Unfortunately, many automotive professionals consider all extended life antifreeze to be “Dexcool” and associate all the problems related to “Dexcool” with both OAT and HOAT formulas. The result of this misconception is often replacing the extended life coolant with conventional green. Industry experts say that this can be done safely if all of the green antifreeze is removed from the system. However, auto manufacturers recommend specific formulations and replacing the factory fill coolant with a different type that doesn’t meet the manufacturer’s specifications could cause liability issues down the road. A much safer solution is to replace OAT systems with HOAT coolant which meets OAT specifications.

In the Cooling System
Regardless of the type of antifreeze used, the additive package will eventually break down and cease to provide adequate corrosion protection. The antifreeze will also pick up contaminants from the engine cooling system. In other words, antifreeze wears out and gets dirty. The service life for conventional green antifreeze is 2 years or 24,000 miles, and for OAT and HOAT is 5 years or 150,000 miles, and the manufacturers recommend fluid replacement at these intervals. However, although the antifreeze loses its corrosion protection and picks up contaminants, the ethylene glycol base does not break down and remains intact. In other words, the ethylene glycol retains its ability to lower the freeze point and raise the boiling point of the solution. This simple fact is the basis for the antifreeze recycling industry
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Old 21 Sep 2012, 12:54 pm
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Default Re: Quick coolant question.

Thanks for the Replies. I think im gonna just tote some zerex with me :-D only because i'm lazy and like the 5 year thing instead of 2 haha
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Old 21 Sep 2012, 12:57 pm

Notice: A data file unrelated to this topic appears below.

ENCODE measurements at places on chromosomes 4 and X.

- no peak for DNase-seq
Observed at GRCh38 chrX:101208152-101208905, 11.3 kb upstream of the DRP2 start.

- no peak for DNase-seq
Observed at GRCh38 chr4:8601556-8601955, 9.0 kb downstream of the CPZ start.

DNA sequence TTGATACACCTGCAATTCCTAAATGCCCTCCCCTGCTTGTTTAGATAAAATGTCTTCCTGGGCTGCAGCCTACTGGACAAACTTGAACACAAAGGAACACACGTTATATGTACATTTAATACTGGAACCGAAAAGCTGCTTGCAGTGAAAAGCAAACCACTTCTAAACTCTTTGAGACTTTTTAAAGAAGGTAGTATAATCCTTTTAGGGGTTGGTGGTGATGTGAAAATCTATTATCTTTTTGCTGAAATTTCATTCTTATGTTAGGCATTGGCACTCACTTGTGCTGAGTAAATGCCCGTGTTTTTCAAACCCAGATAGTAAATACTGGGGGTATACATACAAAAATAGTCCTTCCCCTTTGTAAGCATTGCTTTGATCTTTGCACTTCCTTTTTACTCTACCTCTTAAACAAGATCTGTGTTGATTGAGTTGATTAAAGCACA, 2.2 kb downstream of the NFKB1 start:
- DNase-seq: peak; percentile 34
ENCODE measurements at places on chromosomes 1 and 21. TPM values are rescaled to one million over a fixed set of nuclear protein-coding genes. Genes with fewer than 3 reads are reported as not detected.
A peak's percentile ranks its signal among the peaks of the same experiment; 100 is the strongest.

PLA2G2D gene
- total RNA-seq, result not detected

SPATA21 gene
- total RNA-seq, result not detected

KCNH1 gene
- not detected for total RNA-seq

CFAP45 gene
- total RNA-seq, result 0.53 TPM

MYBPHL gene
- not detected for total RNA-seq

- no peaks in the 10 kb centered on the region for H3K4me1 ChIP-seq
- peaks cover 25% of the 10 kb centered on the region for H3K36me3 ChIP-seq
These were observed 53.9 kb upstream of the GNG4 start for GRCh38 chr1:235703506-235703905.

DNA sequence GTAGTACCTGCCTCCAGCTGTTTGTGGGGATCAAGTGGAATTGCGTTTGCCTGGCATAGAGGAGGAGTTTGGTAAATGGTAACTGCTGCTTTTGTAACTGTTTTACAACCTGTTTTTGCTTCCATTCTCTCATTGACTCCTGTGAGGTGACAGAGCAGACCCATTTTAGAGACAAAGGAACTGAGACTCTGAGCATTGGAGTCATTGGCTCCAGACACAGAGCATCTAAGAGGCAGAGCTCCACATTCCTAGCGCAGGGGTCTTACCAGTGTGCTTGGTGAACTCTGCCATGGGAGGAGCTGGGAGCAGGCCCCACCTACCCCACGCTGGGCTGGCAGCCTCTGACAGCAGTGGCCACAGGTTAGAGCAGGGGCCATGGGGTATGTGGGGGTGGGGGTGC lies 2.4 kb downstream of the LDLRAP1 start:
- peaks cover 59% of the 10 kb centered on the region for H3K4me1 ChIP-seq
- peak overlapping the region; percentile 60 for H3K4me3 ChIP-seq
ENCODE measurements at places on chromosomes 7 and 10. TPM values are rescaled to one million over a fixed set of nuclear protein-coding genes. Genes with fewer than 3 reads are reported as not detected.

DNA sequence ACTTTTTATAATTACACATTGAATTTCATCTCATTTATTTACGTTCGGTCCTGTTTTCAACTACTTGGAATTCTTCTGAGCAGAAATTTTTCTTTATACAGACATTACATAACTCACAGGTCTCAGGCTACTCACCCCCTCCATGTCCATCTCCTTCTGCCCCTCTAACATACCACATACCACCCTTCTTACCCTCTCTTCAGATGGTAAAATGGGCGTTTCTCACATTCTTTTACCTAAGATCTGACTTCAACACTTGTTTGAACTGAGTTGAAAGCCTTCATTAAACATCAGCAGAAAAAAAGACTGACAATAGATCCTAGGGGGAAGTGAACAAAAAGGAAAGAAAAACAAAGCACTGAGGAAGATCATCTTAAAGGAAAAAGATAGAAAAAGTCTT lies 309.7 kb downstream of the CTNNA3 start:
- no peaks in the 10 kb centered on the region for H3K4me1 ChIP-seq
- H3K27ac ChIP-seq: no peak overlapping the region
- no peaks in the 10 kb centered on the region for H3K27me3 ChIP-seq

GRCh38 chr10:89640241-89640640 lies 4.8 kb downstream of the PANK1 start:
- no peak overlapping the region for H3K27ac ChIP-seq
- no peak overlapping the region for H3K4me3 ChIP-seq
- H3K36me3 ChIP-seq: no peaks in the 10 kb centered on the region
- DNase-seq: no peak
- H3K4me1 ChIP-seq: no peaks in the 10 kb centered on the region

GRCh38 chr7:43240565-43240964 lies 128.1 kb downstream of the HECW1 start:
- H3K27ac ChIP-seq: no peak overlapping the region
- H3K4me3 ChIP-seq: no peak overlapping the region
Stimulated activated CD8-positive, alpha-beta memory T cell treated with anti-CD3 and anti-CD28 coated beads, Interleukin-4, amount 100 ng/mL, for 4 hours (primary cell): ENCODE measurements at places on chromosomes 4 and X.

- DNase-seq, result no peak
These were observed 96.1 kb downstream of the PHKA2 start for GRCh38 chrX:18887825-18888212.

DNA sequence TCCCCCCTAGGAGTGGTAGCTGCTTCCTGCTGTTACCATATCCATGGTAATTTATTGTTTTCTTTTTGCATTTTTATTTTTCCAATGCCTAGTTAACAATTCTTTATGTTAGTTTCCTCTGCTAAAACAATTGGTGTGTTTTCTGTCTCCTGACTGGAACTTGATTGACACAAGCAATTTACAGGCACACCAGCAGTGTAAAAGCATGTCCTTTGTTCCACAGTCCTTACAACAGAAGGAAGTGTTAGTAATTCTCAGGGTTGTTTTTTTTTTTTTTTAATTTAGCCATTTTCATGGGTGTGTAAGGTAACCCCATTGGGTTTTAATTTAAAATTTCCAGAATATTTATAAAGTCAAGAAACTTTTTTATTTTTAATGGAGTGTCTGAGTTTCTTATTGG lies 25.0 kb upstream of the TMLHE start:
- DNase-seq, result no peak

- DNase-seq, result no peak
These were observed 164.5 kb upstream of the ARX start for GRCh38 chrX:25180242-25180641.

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Default Re: Quick coolant question.

Good Idea!
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Old 21 Sep 2012, 01:01 pm
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Default Re: Quick coolant question.

Quote:
Originally Posted by NitroPT View Post
Good Idea!
after all i am paying $105!!!!! for this machine powered flush. so i may as well put what I WANT into my car :-D
cruserdad1976 likes this.
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Old 22 Sep 2012, 07:53 am
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Default Re: Quick coolant question.

Don't worry...the mix of conventional (green) and HOAT didn't do any damage (as stated in the excellent post by Nitro).

Take along a gallon...should be enough for a 50/50 mix according to the repair manual.

Last edited by Carl48; 22 Sep 2012 at 07:57 am.
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Old 22 Sep 2012, 09:22 am
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Default Re: Quick coolant question.

One factor that adds to the confusion for the car owner, the trained monkeys at the quick-lube and even experienced mechanics is the labeling on the HOAT coolant product most likely won't have "HOAT" marked on the label. Instead there is a code or number designation used to indicate it meets the car manufacturer's specs. This is why you will often get a blank look if you ask for HOAT at an auto parts store or service department.
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Old 22 Sep 2012, 12:47 pm
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Default Re: Quick coolant question.

Quote:
Originally Posted by Carl48 View Post
Don't worry...the mix of conventional (green) and HOAT didn't do any damage (as stated in the excellent post by Nitro).

Take along a gallon...should be enough for a 50/50 mix according to the repair manual.
oh it did! well not damage but it gunked up. I went to drain some because it was running cool.......so i figured i would add a bit more water to the mix.


Well what came out of the drain looked like baby poop with water added......hoat plus napa green......makes sludge haha hence the power flush.
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Old 22 Sep 2012, 12:48 pm
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Default Re: Quick coolant question.

Quote:
Originally Posted by 2step View Post
One factor that adds to the confusion for the car owner, the trained monkeys at the quick-lube and even experienced mechanics is the labeling on the HOAT coolant product most likely won't have "HOAT" marked on the label. Instead there is a code or number designation used to indicate it meets the car manufacturer's specs. This is why you will often get a blank look if you ask for HOAT at an auto parts store or service department.
Yeah even the guys at NAPA had no idea what "hoat" was.....no clue until i said zerex or dex? then they said "ohhhhhhh" haha